Did you ever let them see you cry?

Yes, when I didn't get the promotion that I expected. And I have provided Kleenex to people to use, usually when they got bad news. This was before I and a lot of women in the work force received the message that it "isn't cool to cry." Women are emotional and do need to find a way to let their emotions go. Keeping them inside is not the way. You need mentors and other special friends to talk with when something unexpected happens.

Is there anything else you would like my readers to know about you or your book?

The 100th anniversary of the Women's Right to Vote will be August 26, 2020. To each of your readers, I would ask: How are you going to help bring about equality for all women? Women deserve to be equal partners with men as we continue to make this world better for everyone. We are on this earth for a reason. Everywhere we invest our time, we need to make a difference for our having been there.

Otherwise, why are we here?

Sunday, January 16, 2011


Thanks to Webb From the Garden Bench for bringing the issue of shadeism to my attention. In my post My 2011 blog project, I mentioned a six year old girl who felt she wasn't pretty because she didn't curl her hair or wear lip gloss.  In the above documentary a four year old girl already believes white skin is beautiful and is unsatisfied with her own brown skin.  The video was originally posted on Vimeo:

It is an introduction to the issue of shadeism, the discrimination that exists between the lighter-skinned and darker-skinned members of the same community. This documentary short looks specifically at how it affects young women within the African, Caribbean, and South Asian diasporas. Through the eyes and words of 5 young women and 1 little girl - all females of colour - the film takes us into the thoughts and experiences of each. Overall, 'Shadeism' explores where shadeism comes from, how it directly affects us as womyn of colour, and ultimately, begins to explore how we can move forward through dialogue and discussion.
The concept of shadeism isn't new to me. I remember reading about colonialism in the Caribbean and how afterwards lighter-skinned people were rewarded with better employment while those with darker skin had to work in the sugar cane fields. It is even mentioned in my most recent read When Everything Changed: The Amazing Journey of American Women from 1960 to the Present by Gail Collins:
It was hard to avoid noticing that Spelman girls were not only extremely well-behaved; they were also, in general, extremely light-skinned. “The best of all possible worlds is that you are light as you can be, you have green eyes, or light brown, and you have long straight hair,” said Gwen Robinson, who was dark-skinned and who found that the male students from neighboring colleges were cruelly dismissive. (Pg. 136)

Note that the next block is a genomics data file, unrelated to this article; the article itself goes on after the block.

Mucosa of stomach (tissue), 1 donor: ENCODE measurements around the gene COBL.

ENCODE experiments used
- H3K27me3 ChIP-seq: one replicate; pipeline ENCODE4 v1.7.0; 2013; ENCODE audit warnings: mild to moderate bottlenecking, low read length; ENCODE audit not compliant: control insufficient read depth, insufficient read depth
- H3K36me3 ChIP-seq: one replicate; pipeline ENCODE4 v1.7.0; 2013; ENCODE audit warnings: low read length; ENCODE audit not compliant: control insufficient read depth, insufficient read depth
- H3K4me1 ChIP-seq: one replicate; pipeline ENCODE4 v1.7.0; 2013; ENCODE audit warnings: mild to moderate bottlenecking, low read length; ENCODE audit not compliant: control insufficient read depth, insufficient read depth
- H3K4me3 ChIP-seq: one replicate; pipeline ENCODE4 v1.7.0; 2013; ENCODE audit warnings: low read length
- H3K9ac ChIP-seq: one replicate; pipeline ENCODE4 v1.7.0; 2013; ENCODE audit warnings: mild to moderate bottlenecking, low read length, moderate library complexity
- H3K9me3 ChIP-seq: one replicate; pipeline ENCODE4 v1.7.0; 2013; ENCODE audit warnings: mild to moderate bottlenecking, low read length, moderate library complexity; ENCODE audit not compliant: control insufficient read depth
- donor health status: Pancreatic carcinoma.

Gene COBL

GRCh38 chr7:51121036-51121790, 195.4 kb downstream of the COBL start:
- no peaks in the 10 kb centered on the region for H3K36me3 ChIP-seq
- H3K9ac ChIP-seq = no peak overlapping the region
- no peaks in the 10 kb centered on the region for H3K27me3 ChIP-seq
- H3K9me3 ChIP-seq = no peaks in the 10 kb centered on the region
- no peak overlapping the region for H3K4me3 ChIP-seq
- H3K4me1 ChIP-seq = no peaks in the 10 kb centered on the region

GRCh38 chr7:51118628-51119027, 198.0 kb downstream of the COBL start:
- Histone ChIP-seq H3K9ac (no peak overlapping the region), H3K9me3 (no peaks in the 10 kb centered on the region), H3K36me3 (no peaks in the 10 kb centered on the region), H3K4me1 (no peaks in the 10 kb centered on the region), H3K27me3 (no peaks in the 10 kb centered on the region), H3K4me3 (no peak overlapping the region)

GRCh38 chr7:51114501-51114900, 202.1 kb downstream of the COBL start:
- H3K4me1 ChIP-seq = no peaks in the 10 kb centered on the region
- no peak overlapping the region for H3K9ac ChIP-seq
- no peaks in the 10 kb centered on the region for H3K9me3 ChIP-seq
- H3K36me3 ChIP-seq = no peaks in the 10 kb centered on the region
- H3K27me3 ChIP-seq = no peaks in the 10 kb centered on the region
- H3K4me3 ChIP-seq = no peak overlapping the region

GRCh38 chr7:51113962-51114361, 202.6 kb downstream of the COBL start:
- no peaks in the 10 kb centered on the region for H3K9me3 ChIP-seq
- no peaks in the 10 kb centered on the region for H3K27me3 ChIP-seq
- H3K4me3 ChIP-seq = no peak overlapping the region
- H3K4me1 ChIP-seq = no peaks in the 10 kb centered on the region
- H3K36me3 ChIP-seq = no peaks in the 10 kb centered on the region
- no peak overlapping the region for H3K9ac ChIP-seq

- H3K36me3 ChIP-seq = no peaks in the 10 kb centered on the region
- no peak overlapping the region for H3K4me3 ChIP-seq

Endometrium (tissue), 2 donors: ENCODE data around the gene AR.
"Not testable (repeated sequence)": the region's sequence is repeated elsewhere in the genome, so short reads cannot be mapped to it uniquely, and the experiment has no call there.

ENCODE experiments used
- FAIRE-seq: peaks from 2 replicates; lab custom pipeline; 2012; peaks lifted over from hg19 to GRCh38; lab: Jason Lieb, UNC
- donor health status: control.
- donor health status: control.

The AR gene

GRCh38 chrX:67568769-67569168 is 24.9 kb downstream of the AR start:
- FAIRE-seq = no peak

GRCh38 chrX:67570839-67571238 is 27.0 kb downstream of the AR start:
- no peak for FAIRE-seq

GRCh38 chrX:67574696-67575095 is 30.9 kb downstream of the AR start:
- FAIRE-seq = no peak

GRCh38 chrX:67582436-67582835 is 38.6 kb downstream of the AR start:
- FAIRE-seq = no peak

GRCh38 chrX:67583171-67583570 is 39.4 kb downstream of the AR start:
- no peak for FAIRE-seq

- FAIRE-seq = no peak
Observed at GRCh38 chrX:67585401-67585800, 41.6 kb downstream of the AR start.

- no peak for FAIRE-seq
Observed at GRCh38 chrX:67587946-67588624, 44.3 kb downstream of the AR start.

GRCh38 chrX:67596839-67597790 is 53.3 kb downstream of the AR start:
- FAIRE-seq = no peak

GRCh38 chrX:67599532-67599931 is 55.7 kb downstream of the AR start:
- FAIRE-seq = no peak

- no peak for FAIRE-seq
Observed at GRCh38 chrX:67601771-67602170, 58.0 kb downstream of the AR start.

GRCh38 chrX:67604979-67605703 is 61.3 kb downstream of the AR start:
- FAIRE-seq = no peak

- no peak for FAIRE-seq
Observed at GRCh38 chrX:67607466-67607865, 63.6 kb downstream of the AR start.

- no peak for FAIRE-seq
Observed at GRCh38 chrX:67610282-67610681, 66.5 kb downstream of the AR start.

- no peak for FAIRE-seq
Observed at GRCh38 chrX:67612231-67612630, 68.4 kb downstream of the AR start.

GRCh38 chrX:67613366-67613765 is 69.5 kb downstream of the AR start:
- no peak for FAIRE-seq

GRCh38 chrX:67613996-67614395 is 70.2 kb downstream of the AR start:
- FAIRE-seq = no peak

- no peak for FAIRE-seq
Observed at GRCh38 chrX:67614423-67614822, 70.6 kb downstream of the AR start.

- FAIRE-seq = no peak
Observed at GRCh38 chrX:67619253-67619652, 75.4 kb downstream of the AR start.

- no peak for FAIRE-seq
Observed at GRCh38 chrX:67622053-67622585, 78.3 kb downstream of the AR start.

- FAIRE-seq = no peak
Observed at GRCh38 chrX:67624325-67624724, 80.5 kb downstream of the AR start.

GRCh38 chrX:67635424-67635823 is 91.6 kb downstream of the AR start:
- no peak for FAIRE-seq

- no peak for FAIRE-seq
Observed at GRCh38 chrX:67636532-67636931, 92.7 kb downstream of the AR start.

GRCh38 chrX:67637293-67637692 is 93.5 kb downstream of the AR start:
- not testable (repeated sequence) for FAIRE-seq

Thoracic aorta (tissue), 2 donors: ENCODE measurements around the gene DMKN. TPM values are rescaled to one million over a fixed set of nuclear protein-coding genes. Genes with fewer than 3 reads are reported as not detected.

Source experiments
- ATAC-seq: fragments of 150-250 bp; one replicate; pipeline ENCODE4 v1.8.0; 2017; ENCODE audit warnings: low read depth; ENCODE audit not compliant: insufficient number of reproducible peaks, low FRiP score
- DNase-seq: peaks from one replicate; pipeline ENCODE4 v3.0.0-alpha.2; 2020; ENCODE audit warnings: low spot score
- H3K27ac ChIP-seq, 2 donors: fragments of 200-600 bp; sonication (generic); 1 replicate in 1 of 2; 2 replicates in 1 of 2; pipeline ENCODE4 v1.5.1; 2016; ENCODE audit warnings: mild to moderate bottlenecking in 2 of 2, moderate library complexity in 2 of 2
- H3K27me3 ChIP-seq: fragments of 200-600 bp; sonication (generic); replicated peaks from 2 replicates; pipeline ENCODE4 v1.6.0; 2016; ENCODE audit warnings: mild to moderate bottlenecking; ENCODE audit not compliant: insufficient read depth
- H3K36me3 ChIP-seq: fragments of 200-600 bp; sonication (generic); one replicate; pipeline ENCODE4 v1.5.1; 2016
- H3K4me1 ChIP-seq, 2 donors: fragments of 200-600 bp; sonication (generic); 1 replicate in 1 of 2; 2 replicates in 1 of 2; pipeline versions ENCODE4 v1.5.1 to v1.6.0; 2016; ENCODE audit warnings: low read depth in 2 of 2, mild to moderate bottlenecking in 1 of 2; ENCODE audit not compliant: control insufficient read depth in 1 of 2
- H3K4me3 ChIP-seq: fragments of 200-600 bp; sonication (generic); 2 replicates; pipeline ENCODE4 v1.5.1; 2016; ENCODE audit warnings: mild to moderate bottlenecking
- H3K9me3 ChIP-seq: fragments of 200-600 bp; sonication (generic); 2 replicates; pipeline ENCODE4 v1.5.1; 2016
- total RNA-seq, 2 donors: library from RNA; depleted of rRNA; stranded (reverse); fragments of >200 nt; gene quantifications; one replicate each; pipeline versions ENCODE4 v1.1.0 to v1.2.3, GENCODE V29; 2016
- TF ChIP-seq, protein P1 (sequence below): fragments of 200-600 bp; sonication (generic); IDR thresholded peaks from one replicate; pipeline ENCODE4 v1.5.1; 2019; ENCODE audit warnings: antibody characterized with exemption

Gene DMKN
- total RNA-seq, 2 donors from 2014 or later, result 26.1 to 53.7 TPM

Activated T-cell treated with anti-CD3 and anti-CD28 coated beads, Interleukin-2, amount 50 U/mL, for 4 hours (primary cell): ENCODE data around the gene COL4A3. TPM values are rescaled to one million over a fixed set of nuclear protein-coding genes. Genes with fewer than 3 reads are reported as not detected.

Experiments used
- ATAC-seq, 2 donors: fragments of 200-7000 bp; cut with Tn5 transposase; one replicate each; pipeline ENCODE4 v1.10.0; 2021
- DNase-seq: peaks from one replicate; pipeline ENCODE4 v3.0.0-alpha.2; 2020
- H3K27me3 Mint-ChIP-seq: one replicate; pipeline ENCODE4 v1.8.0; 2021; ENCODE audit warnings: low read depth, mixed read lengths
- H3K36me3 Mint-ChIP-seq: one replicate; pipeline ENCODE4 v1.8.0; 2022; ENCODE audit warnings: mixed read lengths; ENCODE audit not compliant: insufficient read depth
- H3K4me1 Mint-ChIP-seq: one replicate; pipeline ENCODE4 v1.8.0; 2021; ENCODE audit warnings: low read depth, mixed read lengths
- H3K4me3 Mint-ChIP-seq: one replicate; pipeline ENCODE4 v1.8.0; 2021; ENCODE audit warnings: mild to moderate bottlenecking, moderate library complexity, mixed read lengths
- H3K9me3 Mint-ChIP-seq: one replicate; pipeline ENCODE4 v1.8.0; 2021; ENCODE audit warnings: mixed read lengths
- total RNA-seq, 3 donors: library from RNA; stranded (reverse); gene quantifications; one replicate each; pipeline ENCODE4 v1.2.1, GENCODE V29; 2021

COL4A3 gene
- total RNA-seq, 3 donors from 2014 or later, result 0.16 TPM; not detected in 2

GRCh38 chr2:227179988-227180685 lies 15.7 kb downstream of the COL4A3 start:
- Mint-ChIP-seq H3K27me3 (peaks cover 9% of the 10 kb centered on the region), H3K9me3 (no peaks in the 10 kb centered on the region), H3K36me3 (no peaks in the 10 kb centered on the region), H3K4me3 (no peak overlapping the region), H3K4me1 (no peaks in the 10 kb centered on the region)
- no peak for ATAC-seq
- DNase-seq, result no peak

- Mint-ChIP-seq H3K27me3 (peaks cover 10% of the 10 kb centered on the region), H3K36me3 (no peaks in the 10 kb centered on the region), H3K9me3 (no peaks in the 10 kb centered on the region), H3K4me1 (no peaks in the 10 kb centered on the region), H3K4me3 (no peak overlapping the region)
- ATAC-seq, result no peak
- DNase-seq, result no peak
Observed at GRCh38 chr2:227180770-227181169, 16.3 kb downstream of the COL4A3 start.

I even remember my own paternal grandmother preferring her blond fair-skinned grandchildren over her brown-haired olive skinned grandkids. At the time, I thought it was because the fairer children looked more like her side of the family, but now I believe her preference was due to skin color.  She preferred those who looked German over those who looked French. I also remember her telling me to stay out of the sun; don't tan your beautiful white skin.  

In another disturbing video, A Girl Like Me, a mother and her two daughters eleven and six all use skin lightening creams. As pointed out in the above documentary skin bleaching creams are harmful not only to a person's identity, but their skin. Please see the health threats of unapproved bleaching creams which describes the health and skin problems that may result from using these creams.  And most importantly tells us:
The best approach to be able to avoid the unwanted effects of bleaching creams is actually not to use them when it is not essential. Skin whitening ought to be used solely for skin issues.
How do we move forward?
In Shadeism part 2, Nayani Thiyagarajah suggests the first step is coming together and asking questions along with:

- Sharing stories
- Challenging what has been taught
- Changing our way of thinking

And most importantly:
There is strength in each of us our skin tones included and after centuries of trying to change ourselves, trying to blend in and trying to be accepted the time has come to collectively challenge the idea that beauty comes in only one form.
Also, please see Vivianne's post Shadeism - Unraveling the Color Barrier and read about her experience with shadeism.  She asks, "Why do we do this to ourselves and our children? Isn't there enough to battle against already?" and "Let's stop this now and cut the crap out."

Sunday, January 09, 2011

My 2011 Blog Project

It’s a New Year and time for a new blog project. Each year I try to dedicate a series of blog posts to a theme. Previous themes have included Getting my Ducks in a Row  and Getting a Clue.